Coleman was one of seven Senate Republicans who wrote a letter expressing concern over "the impact to America's lowest income and most vulnerable from policies implemented to secure budget savings." In this group were the five lawmakers who had voted against the original bill, plus Smith and Arlen Specter of Pennsylvania, who had voted for it.
For the compromise bill, the administration and House Republican leaders were insisting the Medicaid savings come in the form of lower benefits, not negotiations for lower prices from drug companies and managed-care systems — a step that would probably cost them Smith's vote. Smith had voted for the original Senate budget bill because its Medicaid cuts landed on the drug and managed-care companies, not the beneficiaries.
With Rove's help, the House-Senate negotiators in effect swapped Coleman for Smith in the ranks of Republicans supporting the bill. They did it by stripping the original bill's $30 million worth of cuts to the sugar-beet industry.
"Karl Rove called me and asked me what I wanted," Coleman told Congress Daily. "A few hours later, it was out of the bill."
After the vote, Coleman said in a statement: "I could not stand for a budget ... package that singled out sugar farmers."
Specter also ended up voting for the bill, saying the Medicaid provisions gave the states the flexibility "to ameliorate hardships resulting from the proposed reductions."
Medicaid supporters felt outmaneuvered.
"It certainly sounds to me that they made a calculation to get Coleman's support," said Robert Greenstein, executive director of the Center on Budget and Policy Priorities. "With Coleman, they no longer needed Smith. And if they no longer needed Smith, they could cut Medicaid recipients instead of the pharmaceutical companies and managed-care providers."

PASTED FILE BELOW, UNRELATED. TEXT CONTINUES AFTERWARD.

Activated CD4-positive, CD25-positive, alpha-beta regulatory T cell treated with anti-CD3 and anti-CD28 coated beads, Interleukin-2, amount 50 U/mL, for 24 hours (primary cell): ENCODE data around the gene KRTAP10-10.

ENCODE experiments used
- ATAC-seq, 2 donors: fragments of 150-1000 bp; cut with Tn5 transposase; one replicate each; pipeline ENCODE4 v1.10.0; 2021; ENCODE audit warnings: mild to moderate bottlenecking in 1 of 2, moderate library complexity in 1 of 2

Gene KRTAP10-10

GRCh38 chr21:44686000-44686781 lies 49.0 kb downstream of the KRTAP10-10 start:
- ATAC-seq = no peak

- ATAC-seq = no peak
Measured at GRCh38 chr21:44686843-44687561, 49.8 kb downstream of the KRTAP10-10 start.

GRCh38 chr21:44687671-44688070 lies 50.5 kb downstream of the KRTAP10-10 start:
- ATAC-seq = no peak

The bill is not ready for Bush's signature. After the House passed the compromise bill and adjourned for the holidays, the Senate made some minor changes that will require another House vote. That will have to wait until House members return to Washington in January.
Greenstein said the episode provided a case study of the importance of money in politics. There were 568,000 poor Medicaid recipients in Minnesota last year compared with 40,000 persons whose livelihood depended on sugar beets.
But in the contest between Medicaid recipients and pharmaceutical manufacturers to avoid budget cuts, drug-company political-action committees have made $107,000 in campaign contributions to Coleman since his successful election campaign of 2002. Medicaid recipients have no committees.
And the pharmaceutical industry has long been a major contributor to Republicans. "You can see the political clout of the moneyed interests," Greenstein said.
Efforts to reach the sugar-beet growers organization for comment were unsuccessful.